Plasmacytoid dentritic cells have the ability to produce huge amounts of type-1 IFNs, which recruit more activated macrophages to allow phagocytosis.
Blastic plasmacytoid dendritic cell neoplasm is a rare type of myeloid cancer in which malignant plasmacytoid dentritic cells infiltrate the skin, bone marrow, central nervous system, and other tissues.
DCs can produce high amounts of interferon.
Lymphoid and myeloid DCs evolve from lymphoid and myeloid precursors,and thus are of hematopoietic origin.
The blood DCs are typically identified by flow cytometry.
Three types of DCs have been defined in blood: the CD1c+ myeloid DCs, the CD141+ myeloid DCs and the CD303+ plasmacytoid DCs.
Circulating dendritic cells do not have all the typical features of their counterparts in tissue: less mature and have no dendrites.
Dendritic cells are derived from hematopoietic bone marrow progenitor cells, as immature dendritic cells.
Activated T cells that bear the correct receptor for antigens they have internalized.
Heterogeneous group of non-lymphoid, nonphagocytic immune accessory cells present in lymphoid and non-lymphoid organs.
25% of skin is covered with dentritic cells, a antigen presenting cell that can recognize foreign microbes and initiate an immune response.
Integrate incoming signals and helps arrange immune responses.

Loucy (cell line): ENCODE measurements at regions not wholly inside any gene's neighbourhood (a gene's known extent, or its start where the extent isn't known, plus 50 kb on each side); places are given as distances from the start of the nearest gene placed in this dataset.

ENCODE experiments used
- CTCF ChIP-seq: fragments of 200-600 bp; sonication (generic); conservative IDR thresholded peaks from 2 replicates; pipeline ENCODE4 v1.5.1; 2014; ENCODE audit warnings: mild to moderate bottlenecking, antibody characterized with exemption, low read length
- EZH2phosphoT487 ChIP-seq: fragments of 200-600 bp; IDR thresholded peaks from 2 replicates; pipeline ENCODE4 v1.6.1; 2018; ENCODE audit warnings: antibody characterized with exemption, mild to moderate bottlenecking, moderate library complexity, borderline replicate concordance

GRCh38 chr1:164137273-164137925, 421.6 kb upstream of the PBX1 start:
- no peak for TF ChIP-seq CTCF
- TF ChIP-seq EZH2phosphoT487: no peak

Cellâ€“cell interaction can also take place at a distance by cytokines: causing the dendritic cells to produce IL-12 that helps send naive CD4 T cells towards a Th1 phenotype.
The antigens present on the dendritic surface result in the activation of the immune system against those antigens.
Different cytokines are produced by the type of dendritic cell.
Bidirectional interaction between dendritic cells and antigen-experienced T cells initiate immunogenic or a tolerogenic pathway and involve autoimmune disease and transplantation medicine.
The most potent antigen presenting cells.
Key antigen-presenting cells and initiators of the immune response.
Ability of cells to initiate immune responses or induce tolerance depends on their maturation state or subsets.
Immature cells deficient of costimulatory molecules can induce T
cell anergy, generate T (Treg) cells and promote alloantigen tolerance.
Dendritic cells can also induce T-cell tolerance or unresponsiveness
Certain C-type lectin receptors (CLRs) on the surface of dendritic cells,
help instruct dendritic cells as to when it is appropriate to induce immune tolerance rather than lymphocyte activation.
Immature dendritic cells have high endocytic activity and low T-cell activation potential.
Immature dendritic cells assay the surrounding environment for pathogens such as viruses and bacteria.
Immature dendritic cells have pattern recognition receptors (PRRs) such as the toll-like receptors (TLRs) that recognize specific chemical signatures found on subsets of pathogens.
Immature dendritic cells come into contact with a presentable antigen, they then become activated into mature dendritic cells and begin to migrate to a lymph node.
Immature dendritic cells phagocytose pathogens and degrade their proteins into small pieces and upon maturation present those fragments at their cell surface using MHC molecules.
With maturation they upregulate cell-surface receptors that act as co-receptors in T-cell activation such as CD80 (B7.1), CD86 (B7.2), and CD40 greatly enhancing their ability to activate T-cells.